Finnaly, switch to 37500 counts from the current 15000, and change the count values to 2,4,8,20,40. This would take the CPU time down to under 0.5* straight away.....

Below the for loop ideia:
Code:
int8 counts[] = {5,10,20,50,100};
union {
   int8 mask;
   struct {
      int1 MS_50;
      int1 MS_100;
      int1 MS_200;
      int1 MS_500;
      int1 MA_1000;
   } pulse;
}
#INT_TIMER1            
void timer1(void)          
{
  static int8 counters[5] = {3,1,1,1,1};
  int8 ctr;
  int8 mask=1;
  set_timer1(50536 + get_timer1()); //15000 counts
  for (ctr=0;ctr<5;ctr++)
  {
     --counters[ctr];
     if (counters[ctr]==0)
     {
        counters[ctr]=counts[ctr];
        pulse.mask ^= mask;
     }
     mask*=2;
  }
}
« Last Edit: February 21, 2015, 08:56:16 20:56 by younder » Logged
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« Reply #13 on: February 21, 2015, 10:10:21 22:10 »

Interesting code, i do not use CCS to verify it. Some comments / questions:
- why counters[] array initialized with {3,1,1,1,1} not all 1?
- does the pulse var really need to be in structure ?
- pulse var not as volatile ?
- how is the use the "pulse" generated, scanning it on the main loop?

-ichan
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« Reply #14 on: February 22, 2015, 02:21:06 02:21 »

1) Intended use of this "tool" is too inconcrete (undefined) for me. And at the same time too restrictive for client: only set of predefined periods.
2) I assume Pulse variables are intended to be polled by clients.
3) set_timer1(50536 + get_timer1())
I'd make it on lower level, possibly start with searching for supporting library. Otherwise it is strange to have timer and CCP modules built in chip but to emulate periodic interrupts manually.
4) edge moments (and associated cpu burden) are not spreaded in time - bad for precision.
5) int1 Pulse_50ms=0;
actually it is bool. In terms of uC - one bit.
6) I do not see why predefined set (50 100 200 500 1000) of ms is better than (50 100 200 400 800) or (43.7 87 175 350 699) ms.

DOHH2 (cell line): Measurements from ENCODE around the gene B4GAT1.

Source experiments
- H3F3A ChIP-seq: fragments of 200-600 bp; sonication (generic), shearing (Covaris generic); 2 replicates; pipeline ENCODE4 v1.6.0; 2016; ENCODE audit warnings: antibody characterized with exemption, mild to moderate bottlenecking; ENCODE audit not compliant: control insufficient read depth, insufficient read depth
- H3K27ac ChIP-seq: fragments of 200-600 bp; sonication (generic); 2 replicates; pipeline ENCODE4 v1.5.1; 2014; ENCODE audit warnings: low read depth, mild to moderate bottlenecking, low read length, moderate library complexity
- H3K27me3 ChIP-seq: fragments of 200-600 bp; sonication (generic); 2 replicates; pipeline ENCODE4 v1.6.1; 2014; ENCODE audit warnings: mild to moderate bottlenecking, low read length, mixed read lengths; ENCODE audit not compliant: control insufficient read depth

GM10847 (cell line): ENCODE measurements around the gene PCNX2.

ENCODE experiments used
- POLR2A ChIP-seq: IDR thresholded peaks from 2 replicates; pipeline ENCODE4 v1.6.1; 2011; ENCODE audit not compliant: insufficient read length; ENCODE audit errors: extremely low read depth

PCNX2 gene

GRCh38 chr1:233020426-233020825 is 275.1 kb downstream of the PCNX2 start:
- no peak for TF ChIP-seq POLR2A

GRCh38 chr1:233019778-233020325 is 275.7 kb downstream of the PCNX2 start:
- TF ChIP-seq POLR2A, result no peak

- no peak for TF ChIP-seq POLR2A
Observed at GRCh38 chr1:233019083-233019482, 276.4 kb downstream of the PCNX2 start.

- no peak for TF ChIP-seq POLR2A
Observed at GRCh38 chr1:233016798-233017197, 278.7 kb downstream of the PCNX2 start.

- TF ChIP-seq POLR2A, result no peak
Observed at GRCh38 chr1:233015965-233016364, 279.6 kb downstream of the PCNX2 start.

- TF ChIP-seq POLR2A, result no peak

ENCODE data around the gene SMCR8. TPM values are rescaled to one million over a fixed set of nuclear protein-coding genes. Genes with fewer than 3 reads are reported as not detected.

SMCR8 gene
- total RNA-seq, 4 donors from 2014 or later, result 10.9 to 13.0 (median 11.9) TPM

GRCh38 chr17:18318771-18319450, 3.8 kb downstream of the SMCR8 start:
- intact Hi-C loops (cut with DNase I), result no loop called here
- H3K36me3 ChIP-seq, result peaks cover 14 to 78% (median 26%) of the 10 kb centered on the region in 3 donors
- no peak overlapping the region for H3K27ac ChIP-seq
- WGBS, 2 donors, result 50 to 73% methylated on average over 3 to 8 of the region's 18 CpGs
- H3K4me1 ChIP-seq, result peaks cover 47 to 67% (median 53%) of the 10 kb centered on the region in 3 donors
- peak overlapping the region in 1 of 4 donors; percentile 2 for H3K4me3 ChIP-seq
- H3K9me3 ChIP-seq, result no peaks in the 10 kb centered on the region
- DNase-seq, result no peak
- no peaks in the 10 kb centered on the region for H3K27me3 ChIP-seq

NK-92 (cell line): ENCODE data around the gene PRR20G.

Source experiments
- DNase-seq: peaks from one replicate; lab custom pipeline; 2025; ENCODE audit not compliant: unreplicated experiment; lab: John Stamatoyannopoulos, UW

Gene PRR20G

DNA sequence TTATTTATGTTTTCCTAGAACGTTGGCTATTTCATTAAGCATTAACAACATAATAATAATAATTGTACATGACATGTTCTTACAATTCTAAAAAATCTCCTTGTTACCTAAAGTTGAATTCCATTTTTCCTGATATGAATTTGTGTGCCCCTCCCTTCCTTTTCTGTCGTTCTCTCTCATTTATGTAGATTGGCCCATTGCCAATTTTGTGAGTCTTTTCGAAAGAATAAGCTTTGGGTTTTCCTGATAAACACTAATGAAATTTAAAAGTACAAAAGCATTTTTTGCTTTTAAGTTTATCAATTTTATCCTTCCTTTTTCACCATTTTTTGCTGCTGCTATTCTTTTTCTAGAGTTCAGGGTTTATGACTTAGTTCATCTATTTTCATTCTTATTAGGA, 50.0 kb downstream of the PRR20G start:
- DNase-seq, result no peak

So forgetting for the moment that I do not get the point of discussed task, I'd do the following (improvisation):
Code:
unsigned int pulse;

#define MASK_BASE 12 //TODO 1: define value according to used timer and requirements for periods
enum PERIODS{
  P0_043 = 1u<<MASK_BASE,
  P0_087 = 1u<<(MASK_BASE+1),
  P0_175 = 1u<<(MASK_BASE+2),
  P0_350 = 1u<<(MASK_BASE+3),
  P0_699 = 1u<<(MASK_BASE+4)
};
enum SPREAD{
  S0_043 = 0u<<(MASK_BASE-3),
  S0_087 = 1u<<(MASK_BASE-3),
  S0_175 = 2u<<(MASK_BASE-3),
  S0_350 = 3u<<(MASK_BASE-3),
  S0_699 = 4u<<(MASK_BASE-3)
};
//OR:
#define PULSE_43ms  ((1u<<(MASK_BASE+0))&(pulse+(0u<<(MASK_BASE-3))))
#define PULSE_87ms  ((1u<<(MASK_BASE+1))&(pulse+(1u<<(MASK_BASE-3))))
#define PULSE_175ms ((1u<<(MASK_BASE+2))&(pulse+(2u<<(MASK_BASE-3))))
#define PULSE_350ms ((1u<<(MASK_BASE+3))&(pulse+(3u<<(MASK_BASE-3))))
#define PULSE_700ms ((1u<<(MASK_BASE+4))&(pulse+(4u<<(MASK_BASE-3))))


//TODO: 2. Set up any periodic ISR even with self wrap-around timer over power of 2 modulo
//3. ISR
void SomePeriodISR(void)
{
    pulse++;
}

//4. Polling for required flag
unsigned int edge;
client(){
  if(P0_175&(pulse+S0_175)){
    //5. pulse consumer
  }
  if(PULSE_350ms){
    //another variant
  }
  if(P0_043&(pulse^edge)){
    edge = pulse;
    //6. edge consumer
  }
}
« Last Edit: February 22, 2015, 02:24:06 02:24 by Signal » Logged